Consumer Data Research Centre
 

Analysing conversations on Twitter: Do e-petitions help to increase public engagement with politics?

Analysing conversations on Twitter: Do e-petitions help to increase public engagement with politics?

 

CDRC Data Science Intern, Molly Asher, is currently conducting a pilot study on the effectiveness of the UK Parliament’s e-petitions system with the goal to determine whether e-petitions have led to a rise in trust in parliament, the development of new engagement with parliament and/or policy changes.

The full project will develop a comprehensive analysis of a parliamentary e-petitioning system, which integrates the views of petitioners, the actual processes dealing with petitions, the public debate surrounding the petitions, the views from policy-makers and the outcomes of petitions. The project adopts a mixed-methods and inter-disciplinary approach, incl. Data Science analysis of all petitions (incl. themes, success probability, geographical representation, timing of signatures, nature of the petition & partisanship) and the petition debates on Twitter (incl. themes, sentiment analysis, nature of the debate, e.g. the level of polarization and partisanship, geographical representation, social network analysis of those involved in the debate).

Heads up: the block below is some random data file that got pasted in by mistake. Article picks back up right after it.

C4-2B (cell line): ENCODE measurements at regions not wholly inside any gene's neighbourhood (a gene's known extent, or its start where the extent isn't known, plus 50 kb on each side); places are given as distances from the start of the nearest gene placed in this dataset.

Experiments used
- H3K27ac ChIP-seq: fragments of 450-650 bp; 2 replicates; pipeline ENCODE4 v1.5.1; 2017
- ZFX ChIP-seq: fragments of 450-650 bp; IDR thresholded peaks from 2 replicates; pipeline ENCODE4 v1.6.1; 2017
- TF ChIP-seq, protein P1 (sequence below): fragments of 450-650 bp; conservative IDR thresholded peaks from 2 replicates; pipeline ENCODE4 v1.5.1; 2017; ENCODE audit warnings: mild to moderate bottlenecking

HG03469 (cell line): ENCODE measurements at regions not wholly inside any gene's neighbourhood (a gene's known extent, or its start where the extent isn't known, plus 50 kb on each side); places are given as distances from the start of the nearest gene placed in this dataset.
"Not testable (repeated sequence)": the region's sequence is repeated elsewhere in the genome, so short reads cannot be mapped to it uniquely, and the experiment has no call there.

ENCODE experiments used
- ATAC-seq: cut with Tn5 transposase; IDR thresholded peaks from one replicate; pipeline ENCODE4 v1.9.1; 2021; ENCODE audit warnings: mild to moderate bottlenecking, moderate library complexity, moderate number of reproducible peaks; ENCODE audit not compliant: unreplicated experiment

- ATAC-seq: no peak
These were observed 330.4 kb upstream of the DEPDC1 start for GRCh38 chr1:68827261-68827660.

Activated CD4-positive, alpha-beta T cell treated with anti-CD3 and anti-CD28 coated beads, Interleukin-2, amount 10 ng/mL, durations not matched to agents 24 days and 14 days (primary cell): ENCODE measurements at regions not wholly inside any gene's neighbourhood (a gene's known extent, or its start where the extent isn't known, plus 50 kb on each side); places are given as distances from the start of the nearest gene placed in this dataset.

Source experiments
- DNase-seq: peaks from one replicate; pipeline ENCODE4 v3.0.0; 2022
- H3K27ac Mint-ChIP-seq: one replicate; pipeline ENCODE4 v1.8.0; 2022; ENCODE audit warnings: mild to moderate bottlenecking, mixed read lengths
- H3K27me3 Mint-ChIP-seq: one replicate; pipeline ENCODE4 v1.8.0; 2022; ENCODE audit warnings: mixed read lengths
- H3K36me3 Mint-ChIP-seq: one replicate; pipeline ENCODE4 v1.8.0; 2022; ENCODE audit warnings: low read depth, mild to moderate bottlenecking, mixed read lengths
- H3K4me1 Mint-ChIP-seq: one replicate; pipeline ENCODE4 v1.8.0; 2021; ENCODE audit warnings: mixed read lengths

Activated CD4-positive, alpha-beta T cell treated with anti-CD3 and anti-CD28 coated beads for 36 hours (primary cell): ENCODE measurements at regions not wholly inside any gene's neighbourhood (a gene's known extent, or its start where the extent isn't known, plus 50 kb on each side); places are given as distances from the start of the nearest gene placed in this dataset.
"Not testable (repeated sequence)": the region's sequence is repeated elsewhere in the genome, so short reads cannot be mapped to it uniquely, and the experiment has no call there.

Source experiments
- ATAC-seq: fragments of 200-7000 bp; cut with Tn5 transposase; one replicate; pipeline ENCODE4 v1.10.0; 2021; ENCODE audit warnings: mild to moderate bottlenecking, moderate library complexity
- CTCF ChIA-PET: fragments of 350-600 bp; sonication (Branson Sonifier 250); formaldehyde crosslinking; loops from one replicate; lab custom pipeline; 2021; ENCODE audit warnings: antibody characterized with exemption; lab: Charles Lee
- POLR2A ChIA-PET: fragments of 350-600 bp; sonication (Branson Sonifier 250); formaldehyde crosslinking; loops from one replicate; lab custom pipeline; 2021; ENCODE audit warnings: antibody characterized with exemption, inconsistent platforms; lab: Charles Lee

Molly is currently conducting a pilot study on the petition debates on Twitter and potentially linking them in an analysis of the e-petition data.  She presented her findings at a recent LIDA Seminar:

 

Data

Molly is currently using the following data for the pilot study project:

  • Twitter data collected via the Twitter Streaming API
  • UK parliament e-petition where JSON data files are available for download with each petition.

 

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